Wild Camp: Unfinished business on Cadair Idris

Llyn y gadair

In December, Rob and I decided to head back to Cadair Idris, the highest mountain in southern snowdonia. We had tried to climb it in 2019, but it was a bit of a disaster as the weather beat us off the hill and we’d only gone as far as Llyn Cau, having a very uncomfortable night camping there before retreating defeated back to the car. This time, the weather was very different, with inversion conditions forecast, no rain, light winds, and clear air. We set off about 7am from London, and arrived at a campsite just off the Minffordd path, which is the shortest but steepest route to the summit with almost 800 metres of ascent. We planned to complete this as a circuit, which is about 6 miles long. Note that the sign at the bottom of the path indicating that this route is strenuous is accurate!

Soon we were setting off up the steps that lead through the trees at the start of the walk. We would be coming down here the next day with a considerably more middle-aged-men-with-heavy-packs gait, but we did in fairness start strong.

We continued up the path and out of the trees. We kept trying to remind ourselves of a flat section we both remembered that wasn’t so brutal as the steep uphill, but it never materialised. Maybe we had remembered things differently but it was fairly relentless with heavy packs all the way to the lake. At least this time the path wasn’t a river and we weren’t soaked and cold as we were last time.

Soon we arrived at Llyn Cau. Conditions were perfect, and it was very peaceful by the lake. There was no rushed pitching of tents this time, as this was not where we were going to sleep.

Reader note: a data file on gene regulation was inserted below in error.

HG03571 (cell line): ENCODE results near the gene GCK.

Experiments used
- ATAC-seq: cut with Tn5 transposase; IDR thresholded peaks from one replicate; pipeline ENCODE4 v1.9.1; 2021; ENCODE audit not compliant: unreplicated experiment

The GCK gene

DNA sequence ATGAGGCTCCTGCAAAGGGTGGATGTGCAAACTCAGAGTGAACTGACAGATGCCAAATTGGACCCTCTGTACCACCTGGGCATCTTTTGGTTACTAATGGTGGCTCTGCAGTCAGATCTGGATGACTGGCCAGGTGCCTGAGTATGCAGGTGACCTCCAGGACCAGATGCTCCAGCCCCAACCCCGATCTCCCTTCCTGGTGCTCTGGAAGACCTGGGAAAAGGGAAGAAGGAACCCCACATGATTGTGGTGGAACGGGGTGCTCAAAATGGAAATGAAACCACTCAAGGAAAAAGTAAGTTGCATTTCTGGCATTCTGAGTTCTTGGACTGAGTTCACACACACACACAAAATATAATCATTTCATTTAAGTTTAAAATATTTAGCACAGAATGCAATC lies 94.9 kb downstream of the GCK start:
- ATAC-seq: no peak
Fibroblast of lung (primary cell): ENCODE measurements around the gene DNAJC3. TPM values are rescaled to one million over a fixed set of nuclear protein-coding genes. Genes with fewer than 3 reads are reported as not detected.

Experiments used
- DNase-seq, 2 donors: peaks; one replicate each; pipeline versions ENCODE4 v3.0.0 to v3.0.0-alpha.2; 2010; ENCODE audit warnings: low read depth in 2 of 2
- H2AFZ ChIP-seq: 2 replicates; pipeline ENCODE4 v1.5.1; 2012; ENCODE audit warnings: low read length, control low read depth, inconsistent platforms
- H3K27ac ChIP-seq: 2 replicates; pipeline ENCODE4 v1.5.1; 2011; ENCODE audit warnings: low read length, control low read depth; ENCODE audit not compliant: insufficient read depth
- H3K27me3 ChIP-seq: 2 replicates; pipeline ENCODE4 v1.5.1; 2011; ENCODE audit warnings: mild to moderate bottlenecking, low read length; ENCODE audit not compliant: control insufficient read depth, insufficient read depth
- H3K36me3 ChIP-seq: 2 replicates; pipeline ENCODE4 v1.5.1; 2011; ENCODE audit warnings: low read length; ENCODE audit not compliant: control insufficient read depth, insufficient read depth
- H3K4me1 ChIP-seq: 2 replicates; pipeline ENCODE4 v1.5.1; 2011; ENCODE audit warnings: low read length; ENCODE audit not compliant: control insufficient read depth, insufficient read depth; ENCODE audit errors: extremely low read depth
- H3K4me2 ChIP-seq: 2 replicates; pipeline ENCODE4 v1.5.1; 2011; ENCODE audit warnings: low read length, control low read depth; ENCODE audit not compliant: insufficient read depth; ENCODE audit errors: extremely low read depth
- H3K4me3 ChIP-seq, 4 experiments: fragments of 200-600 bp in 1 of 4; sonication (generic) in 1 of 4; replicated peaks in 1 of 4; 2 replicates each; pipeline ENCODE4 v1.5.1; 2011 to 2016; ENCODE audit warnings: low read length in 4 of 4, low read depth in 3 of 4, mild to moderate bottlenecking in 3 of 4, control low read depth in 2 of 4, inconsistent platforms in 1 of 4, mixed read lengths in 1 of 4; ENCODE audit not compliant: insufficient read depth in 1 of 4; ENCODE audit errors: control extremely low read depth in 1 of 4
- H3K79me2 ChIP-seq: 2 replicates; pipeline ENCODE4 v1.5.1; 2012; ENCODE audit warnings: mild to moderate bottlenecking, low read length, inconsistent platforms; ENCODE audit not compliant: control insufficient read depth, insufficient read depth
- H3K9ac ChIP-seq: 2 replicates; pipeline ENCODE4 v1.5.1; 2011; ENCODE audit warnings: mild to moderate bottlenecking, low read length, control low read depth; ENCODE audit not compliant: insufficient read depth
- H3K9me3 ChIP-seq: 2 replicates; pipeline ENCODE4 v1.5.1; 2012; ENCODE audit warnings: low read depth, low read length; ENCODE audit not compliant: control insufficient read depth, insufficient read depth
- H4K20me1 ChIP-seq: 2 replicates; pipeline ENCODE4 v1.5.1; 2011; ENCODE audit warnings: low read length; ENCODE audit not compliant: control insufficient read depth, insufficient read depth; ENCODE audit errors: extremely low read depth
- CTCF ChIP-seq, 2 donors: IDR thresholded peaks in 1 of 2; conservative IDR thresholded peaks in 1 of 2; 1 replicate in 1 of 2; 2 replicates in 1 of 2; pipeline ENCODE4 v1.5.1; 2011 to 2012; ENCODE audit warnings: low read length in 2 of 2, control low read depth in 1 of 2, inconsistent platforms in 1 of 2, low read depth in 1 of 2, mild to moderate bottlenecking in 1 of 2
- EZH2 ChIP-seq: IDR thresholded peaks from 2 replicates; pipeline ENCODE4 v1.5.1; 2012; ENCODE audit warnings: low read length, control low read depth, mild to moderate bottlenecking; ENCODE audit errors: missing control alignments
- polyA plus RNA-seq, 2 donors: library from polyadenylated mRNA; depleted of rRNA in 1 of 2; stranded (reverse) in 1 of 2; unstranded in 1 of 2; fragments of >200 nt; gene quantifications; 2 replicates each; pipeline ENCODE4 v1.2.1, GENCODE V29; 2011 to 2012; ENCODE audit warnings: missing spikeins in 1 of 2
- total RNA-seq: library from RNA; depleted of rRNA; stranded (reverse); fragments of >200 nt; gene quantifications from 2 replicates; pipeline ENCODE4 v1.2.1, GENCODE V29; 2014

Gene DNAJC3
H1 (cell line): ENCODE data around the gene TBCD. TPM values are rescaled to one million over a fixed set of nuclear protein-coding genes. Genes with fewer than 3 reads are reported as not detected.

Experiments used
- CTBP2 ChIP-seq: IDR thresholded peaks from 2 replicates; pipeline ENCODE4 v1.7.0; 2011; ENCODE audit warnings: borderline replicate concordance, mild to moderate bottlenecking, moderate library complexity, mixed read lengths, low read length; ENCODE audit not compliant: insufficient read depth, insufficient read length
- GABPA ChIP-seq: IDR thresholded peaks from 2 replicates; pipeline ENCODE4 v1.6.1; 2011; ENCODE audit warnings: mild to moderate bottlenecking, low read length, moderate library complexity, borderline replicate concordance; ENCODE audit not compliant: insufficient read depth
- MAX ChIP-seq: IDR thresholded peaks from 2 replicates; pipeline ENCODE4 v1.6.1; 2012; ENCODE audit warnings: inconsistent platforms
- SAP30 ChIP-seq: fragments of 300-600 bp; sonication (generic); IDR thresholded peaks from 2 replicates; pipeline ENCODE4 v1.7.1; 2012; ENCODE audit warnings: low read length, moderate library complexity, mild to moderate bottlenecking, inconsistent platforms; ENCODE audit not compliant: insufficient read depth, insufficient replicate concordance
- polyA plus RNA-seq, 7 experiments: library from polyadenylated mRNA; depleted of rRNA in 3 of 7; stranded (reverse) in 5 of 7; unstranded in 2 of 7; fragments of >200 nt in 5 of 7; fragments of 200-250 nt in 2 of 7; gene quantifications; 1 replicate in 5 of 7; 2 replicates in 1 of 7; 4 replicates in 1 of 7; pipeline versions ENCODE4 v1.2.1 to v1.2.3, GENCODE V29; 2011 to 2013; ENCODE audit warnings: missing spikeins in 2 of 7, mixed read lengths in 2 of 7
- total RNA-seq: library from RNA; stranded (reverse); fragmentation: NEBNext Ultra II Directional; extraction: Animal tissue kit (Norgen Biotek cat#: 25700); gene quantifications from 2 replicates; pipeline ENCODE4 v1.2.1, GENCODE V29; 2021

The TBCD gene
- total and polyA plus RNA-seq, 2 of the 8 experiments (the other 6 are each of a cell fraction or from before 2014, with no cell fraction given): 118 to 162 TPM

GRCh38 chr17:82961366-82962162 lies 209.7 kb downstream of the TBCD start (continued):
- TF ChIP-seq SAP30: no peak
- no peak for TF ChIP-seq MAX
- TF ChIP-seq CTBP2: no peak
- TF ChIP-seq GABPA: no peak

After enjoying a snack and a drink at the lake, and filtering a bit of water, we doubled back on ourselves to the path that we did not set foot on the last time we were here. Once we had one foot on it, we declared victory in having made it further this time than last. The path was very steep up to the ridge, and then remained fairly steep with the path being quite rough in places but not difficult. Soon we were looking down on Llyn Cau and starting to see the amazing inversion to the south of us.

The wind started to increase as we gained height, but it was no more than a stiff breeze for most of the time and certainly not the gale force winds we had experienced previously. After a strenuous climb, which is almost completely pointless as it’s followed by a long descent before the final push to the summit, we came to the 791 metre mark on Craig Cau. You need to be prepared for some rough, loose rock to get there, and then to have a steep descent the other side. There is an alternative that three other people took, to walk around Llyn Cau and climb straight up, which avoids this. They said it was not too bad, but as they emerged at the top it looked pretty steep to me.

The views from this point were fantastic, you could now see down to Barmouth and the sea to the north, as well as that beautiful inversion to the south. We paused regularly for ‘photograph breaks’ (well I certainly did at any rate), but for once this was justified. Just look at that sky! My legs were tired but I was happy to be here in this beautiful place in such amazing conditions.

The final route up to the summit at Penygadair at 893 metres, involves (suprise suprise) a steep climb up rocks and occasionally path to the summit, marked by a trig point. To your left you can see Llyn Y Gadair, a long way down! The mountains of Snowdonia behind were bathed in beautiful orange hues.